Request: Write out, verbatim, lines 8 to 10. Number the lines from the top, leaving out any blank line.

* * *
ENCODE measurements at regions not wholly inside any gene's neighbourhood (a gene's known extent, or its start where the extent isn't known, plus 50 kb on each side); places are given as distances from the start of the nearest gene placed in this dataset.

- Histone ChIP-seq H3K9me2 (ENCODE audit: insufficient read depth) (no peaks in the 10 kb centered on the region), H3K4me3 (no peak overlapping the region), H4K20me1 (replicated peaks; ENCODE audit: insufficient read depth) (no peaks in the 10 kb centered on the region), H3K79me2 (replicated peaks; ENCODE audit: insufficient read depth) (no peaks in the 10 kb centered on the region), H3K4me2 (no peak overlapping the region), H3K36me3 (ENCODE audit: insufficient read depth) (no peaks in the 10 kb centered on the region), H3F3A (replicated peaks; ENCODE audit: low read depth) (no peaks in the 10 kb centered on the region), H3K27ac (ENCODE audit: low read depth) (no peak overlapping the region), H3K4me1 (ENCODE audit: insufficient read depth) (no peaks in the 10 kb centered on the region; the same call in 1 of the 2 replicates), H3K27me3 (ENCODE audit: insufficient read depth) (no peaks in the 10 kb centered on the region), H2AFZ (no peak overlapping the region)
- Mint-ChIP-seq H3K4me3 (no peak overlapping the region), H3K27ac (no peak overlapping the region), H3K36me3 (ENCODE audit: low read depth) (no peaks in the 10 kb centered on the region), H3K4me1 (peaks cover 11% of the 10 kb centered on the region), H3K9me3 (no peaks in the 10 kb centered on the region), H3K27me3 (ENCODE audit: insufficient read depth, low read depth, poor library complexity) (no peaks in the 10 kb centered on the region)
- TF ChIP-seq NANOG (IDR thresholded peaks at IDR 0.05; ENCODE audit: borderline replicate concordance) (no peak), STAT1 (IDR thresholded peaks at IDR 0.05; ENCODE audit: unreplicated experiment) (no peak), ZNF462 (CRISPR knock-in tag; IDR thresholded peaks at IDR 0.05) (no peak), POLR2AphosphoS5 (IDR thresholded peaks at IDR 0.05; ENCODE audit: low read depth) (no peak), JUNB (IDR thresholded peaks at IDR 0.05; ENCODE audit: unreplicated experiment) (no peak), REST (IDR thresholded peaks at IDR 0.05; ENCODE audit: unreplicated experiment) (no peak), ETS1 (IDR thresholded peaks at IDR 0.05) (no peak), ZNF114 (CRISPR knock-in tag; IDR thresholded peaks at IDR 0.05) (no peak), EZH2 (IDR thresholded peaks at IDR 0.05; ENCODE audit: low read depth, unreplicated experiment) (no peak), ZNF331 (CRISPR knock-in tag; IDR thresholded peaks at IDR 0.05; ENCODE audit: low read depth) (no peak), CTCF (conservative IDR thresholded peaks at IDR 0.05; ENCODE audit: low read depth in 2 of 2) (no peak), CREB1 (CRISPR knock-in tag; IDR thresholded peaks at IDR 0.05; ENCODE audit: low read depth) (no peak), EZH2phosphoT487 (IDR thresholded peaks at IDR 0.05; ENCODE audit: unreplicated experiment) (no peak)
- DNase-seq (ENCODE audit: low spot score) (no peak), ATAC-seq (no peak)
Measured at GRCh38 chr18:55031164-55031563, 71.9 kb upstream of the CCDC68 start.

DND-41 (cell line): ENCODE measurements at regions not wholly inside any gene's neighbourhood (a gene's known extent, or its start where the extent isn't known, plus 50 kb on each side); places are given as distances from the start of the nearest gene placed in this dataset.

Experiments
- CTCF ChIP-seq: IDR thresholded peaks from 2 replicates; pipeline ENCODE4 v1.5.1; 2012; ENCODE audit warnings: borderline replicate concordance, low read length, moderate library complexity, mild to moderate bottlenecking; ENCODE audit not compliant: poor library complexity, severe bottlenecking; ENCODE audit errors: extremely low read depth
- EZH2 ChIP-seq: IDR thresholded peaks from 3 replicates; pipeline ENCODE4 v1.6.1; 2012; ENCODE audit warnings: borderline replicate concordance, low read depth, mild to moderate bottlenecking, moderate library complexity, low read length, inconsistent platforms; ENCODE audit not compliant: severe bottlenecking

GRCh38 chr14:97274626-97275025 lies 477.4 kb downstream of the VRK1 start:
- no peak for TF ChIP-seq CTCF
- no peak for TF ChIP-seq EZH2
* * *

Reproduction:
Experiments
- CTCF ChIP-seq: IDR thresholded peaks from 2 replicates; pipeline ENCODE4 v1.5.1; 2012; ENCODE audit warnings: borderline replicate concordance, low read length, moderate library complexity, mild to moderate bottlenecking; ENCODE audit not compliant: poor library complexity, severe bottlenecking; ENCODE audit errors: extremely low read depth
- EZH2 ChIP-seq: IDR thresholded peaks from 3 replicates; pipeline ENCODE4 v1.6.1; 2012; ENCODE audit warnings: borderline replicate concordance, low read depth, mild to moderate bottlenecking, moderate library complexity, low read length, inconsistent platforms; ENCODE audit not compliant: severe bottlenecking